The defendant companies have stated, in testimony and in oral argument, that should a preliminary injunction issue postponing their merger, their attempted merger will be abandoned. It is quite clear that mergerslike marriages are not arranged in a vacuum, and that to postpone consummation for an extended time may erode the conditions which gave rise to their union in the first place. Despite this fact though, and without impugning the high professionalism and standing of counsel, the Court will not be intimidated or pressured by such suggestions regarding the gravity of the situation and the resultant impact this decision will have upon the future of this or other corporate mergers. It should be noted in this regard that the alternative would be to permit the two firms to join, under the illusion of a court order to maintain themselves "separate and apart" pending final adjudication. However, in that situation as well, the status quo could not be maintained over the several months or years involved. There is no way this or any court can hold the national economy static, no way it can prevent the economic necessity of the defendants to react to new conditions once their merger has been consummated. Already, personnel changes have been made and policy decisions implemented at White Motors whose impact cannot be doubted and whose effects cannot be reversed. (Affidavits of J. M. Fairbanks, J. J. O'Connor, and William L. Peterson, Transcript pp. 13-17 and 20-23). The defendants argue that under an appropriate "hold separate and apart" order, divestiture would be relatively simple should a permanent injunction issue after a full trial, and that to grant such an order would constitute sound policy. Quite to the contrary, however, it would only further bad policy and its implementation might present, ultimately, horrendous complexity. It would seem, *1400 then, that in balancing possible harm to the defendants against probable antitrust violations, there is no question that national interests must take precedence.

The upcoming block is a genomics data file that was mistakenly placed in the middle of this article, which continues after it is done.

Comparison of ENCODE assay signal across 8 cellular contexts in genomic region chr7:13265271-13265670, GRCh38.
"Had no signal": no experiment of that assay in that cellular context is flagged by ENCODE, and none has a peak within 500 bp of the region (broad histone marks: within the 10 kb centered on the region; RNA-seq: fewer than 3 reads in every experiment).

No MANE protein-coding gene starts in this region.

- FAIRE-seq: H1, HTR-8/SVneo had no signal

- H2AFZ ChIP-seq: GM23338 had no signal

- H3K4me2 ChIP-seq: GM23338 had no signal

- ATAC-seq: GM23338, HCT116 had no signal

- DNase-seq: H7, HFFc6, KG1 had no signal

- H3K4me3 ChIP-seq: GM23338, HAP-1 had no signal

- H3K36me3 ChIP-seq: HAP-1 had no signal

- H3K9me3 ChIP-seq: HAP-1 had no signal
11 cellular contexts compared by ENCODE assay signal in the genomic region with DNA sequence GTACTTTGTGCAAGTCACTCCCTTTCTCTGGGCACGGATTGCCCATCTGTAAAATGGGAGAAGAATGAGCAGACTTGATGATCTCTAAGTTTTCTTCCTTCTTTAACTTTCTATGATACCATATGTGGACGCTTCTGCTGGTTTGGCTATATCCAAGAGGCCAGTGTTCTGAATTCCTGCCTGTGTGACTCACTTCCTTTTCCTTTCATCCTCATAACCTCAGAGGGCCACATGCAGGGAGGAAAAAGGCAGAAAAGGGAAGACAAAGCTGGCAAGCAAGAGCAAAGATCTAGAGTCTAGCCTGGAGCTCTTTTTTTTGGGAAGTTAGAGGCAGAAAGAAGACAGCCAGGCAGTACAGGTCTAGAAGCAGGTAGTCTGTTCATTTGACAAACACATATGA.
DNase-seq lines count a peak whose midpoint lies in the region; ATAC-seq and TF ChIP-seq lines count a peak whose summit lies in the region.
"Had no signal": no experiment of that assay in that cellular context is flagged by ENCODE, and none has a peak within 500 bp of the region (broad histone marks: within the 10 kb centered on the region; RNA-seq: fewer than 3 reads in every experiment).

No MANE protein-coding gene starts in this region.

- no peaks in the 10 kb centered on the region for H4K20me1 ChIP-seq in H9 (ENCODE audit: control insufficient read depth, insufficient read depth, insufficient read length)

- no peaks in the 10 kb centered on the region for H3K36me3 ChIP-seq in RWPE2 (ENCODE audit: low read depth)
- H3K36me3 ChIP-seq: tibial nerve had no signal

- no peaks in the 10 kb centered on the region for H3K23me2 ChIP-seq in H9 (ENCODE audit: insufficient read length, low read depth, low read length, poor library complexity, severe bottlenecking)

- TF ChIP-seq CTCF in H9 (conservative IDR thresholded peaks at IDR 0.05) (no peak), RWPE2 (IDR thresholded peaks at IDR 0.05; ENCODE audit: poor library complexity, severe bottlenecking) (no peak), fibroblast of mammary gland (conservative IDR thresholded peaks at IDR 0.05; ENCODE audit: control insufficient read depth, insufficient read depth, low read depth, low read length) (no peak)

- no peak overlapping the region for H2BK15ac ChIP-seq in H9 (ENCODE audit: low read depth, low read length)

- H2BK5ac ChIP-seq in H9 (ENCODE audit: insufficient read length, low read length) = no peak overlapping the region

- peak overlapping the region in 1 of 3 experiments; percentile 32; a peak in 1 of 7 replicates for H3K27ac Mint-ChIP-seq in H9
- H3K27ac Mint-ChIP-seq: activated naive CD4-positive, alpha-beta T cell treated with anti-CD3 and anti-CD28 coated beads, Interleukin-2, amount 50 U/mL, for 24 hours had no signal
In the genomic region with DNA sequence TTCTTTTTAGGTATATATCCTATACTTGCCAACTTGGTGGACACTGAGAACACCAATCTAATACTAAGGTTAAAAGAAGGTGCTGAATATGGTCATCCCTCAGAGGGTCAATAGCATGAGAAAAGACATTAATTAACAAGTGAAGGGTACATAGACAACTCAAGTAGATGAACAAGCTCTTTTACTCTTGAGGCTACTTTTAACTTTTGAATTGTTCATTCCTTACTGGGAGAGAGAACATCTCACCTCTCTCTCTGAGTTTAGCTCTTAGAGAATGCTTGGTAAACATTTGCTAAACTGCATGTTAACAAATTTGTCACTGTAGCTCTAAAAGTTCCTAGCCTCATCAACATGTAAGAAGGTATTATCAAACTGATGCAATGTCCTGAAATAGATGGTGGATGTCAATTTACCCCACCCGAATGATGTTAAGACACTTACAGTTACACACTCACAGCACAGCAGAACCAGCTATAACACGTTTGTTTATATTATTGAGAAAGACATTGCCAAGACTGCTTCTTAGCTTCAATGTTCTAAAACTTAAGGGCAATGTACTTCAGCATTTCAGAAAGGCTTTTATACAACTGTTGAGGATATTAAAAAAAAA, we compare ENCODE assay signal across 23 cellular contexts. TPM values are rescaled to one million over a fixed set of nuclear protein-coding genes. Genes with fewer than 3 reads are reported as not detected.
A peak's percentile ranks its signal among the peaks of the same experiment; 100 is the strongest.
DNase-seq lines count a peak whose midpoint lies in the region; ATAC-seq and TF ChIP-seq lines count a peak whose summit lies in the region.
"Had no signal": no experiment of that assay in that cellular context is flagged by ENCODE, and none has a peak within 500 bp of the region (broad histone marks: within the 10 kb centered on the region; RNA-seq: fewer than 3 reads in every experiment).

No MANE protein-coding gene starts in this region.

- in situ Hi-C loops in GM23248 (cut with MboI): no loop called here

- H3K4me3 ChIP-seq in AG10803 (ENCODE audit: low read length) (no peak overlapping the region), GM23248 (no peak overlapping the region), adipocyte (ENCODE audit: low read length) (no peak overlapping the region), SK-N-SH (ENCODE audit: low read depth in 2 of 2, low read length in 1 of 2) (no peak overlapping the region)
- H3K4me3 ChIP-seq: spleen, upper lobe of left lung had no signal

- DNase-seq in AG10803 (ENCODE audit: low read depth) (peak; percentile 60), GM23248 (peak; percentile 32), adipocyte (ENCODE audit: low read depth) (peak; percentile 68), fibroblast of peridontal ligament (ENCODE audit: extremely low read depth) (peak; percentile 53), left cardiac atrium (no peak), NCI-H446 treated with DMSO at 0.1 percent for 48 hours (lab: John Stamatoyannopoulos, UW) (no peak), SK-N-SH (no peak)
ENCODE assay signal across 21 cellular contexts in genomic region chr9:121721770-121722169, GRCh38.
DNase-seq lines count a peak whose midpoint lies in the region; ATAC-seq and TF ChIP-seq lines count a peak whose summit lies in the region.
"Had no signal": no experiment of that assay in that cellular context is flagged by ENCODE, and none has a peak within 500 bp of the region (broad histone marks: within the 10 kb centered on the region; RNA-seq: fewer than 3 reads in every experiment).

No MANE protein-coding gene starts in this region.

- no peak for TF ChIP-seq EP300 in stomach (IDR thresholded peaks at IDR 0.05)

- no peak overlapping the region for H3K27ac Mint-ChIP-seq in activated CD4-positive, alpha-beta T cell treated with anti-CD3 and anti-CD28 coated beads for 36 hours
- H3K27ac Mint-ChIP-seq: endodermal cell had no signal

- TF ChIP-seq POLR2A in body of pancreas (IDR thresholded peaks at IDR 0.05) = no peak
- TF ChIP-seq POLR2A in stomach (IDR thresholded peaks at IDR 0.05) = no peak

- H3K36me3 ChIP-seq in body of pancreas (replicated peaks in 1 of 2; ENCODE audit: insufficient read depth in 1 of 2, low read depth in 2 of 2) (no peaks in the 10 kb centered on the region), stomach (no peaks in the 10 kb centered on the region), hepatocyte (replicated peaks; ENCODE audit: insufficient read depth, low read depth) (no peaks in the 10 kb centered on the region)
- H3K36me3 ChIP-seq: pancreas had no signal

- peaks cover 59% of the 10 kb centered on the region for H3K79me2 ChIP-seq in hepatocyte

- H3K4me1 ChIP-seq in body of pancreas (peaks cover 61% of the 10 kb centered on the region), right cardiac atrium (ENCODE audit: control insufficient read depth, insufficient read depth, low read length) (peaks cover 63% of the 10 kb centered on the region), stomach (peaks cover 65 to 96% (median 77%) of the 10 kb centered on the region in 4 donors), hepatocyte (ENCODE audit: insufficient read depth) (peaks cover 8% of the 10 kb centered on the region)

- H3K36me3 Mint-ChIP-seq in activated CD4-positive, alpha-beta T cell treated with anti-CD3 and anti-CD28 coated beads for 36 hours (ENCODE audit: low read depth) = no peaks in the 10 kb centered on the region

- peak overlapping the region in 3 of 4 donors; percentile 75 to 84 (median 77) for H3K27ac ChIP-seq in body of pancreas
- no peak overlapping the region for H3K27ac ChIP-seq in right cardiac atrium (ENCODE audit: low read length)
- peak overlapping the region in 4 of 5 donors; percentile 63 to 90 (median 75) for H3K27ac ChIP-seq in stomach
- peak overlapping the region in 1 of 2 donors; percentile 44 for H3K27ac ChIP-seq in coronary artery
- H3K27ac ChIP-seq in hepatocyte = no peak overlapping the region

The Government has raised, in addition to reciprocity and vertical antitrust violations, questions of possible horizontal effects from this merger in conjunction with the earlier acquisition by White Consolidated of Allis-Chalmers. In view of the foregoing discussion, however, and of the recent court-ordered divestiture of Allis-Chalmers, this issue now is moot and need not be dealt with further.

Similarly, to the Government's contention that the size and structure of these two firms may have anti-competitive effects transcending any single product market, the Court notes that there is no reason for it to enter so novel and uncharted a territory at this juncture. Rather, it is sufficient to note that in this case there are specific and identifiable lines of commerce, particularly sales of rolling-mill equipment, in which this merger would have the effect of lessening competition in the national market. The broader question of aggregate effects can best be raised in the context of a full trial.

It is the opinion of this Court that the Government has shown in pleadings, testimony, and oral argument both a probability of success at trial and the necessity that until that time the merger between the defendants be prevented; accordingly, a preliminary injunction is granted.

The defendants, White Motor Corporation and White Consolidated Industries, Inc., and their officers, directors, employees, agents, and all other persons acting in their behalf, shall not take any action in furtherance of or pursuant to the Agreement and Supplemental Agreement of Merger dated October 6, 1970, or any similar existing or future agreement, pending full discovery and final determination of the merits of the complaint of the Government.

It is so ordered.